Answer: While the idea of a second chance for salvation is appealing, the Bible is clear that death is the end of all chances. Hebrews 9:27 tells us that we die and then face judgment. So, as long as a person is alive, he has a second, third, fourth, fifth, etc., chance to accept Christ and be saved (John 3:16; Romans 10:9-10; Acts 16:31). Once a person dies, there are no more chances. The idea of purgatory, a place where people go after death to pay for their sins, has no biblical basis but is rather a tradition of the Roman Catholic Church.
To understand what happens to nonbelievers after they die, we go to Revelation 20:11-15, which describes the Great White Throne Judgment. At this judgment books are opened, and “the dead were judged according to what they had done as recorded in the books” (verse 12). The books contain all the thoughts and deeds of those being judged, and we know from Romans 3:20 that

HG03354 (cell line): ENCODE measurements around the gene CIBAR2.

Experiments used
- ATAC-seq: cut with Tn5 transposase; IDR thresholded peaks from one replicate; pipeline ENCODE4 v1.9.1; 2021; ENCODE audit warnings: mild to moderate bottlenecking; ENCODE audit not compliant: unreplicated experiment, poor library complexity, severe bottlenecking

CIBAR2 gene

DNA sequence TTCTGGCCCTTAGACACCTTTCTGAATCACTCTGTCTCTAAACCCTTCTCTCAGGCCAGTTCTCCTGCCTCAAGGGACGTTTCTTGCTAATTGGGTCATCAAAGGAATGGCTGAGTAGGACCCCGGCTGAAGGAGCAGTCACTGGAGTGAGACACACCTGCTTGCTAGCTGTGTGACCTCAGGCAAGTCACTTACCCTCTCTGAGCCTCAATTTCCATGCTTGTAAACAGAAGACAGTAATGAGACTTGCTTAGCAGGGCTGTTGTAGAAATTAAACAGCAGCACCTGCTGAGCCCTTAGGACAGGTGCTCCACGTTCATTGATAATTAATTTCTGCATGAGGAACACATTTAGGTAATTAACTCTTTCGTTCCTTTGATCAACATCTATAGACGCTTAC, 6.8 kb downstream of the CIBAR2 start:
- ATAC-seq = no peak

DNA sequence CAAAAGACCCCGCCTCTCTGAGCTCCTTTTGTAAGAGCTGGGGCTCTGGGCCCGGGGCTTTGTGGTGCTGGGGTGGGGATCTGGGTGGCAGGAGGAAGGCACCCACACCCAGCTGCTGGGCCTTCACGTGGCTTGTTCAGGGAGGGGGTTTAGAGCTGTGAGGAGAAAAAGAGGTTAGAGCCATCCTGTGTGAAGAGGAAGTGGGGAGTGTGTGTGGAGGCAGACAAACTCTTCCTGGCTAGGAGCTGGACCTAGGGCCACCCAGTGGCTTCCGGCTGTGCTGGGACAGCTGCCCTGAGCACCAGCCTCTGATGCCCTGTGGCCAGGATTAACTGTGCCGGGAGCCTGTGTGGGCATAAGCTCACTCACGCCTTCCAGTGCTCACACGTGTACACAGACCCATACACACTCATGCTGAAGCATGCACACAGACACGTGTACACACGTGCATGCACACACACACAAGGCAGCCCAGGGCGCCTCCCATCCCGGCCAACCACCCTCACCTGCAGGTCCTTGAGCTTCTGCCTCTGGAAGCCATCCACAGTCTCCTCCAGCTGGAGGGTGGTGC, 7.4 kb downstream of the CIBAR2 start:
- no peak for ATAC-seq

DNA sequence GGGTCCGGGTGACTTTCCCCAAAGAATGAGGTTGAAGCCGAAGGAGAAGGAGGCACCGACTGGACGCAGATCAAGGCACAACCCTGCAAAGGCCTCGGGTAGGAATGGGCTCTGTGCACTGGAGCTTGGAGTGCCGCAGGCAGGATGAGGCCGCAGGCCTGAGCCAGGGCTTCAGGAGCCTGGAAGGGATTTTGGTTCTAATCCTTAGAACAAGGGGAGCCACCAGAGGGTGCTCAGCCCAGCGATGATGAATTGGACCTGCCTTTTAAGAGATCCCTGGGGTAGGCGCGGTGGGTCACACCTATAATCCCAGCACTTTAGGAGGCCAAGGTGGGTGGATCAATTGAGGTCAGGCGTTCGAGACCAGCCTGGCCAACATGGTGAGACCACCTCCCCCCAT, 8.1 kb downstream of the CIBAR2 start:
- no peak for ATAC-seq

“no one will be declared righteous in [God’s] sight by observing the law.” Therefore, all who are judged by their works and thoughts are condemned to hell. Believers in Christ, on the other hand, are not judged by the books of works, but their names are found written in another book—the Lamb’s book of life (Revelation 21:27). They have believed on the Lord Jesus, and they alone will be allowed to enter heaven.
Anyone whose name is written in the Lamb’s Book of Life was chosen “before the creation of the world” (Ephesians 1:4) by God’s sovereign saving grace. These people need no “second chance” at salvation because Christ has secured their salvation. He chose them, He saved them, and He will keep them saved. Nothing can separate them from Christ (Romans 8:39). Jesus declared, “All that the Father gives me will come to me” (John 6:37), and “I give to them eternal life, and they shall never perish; no one can snatch them out of my hand” (John 10:28).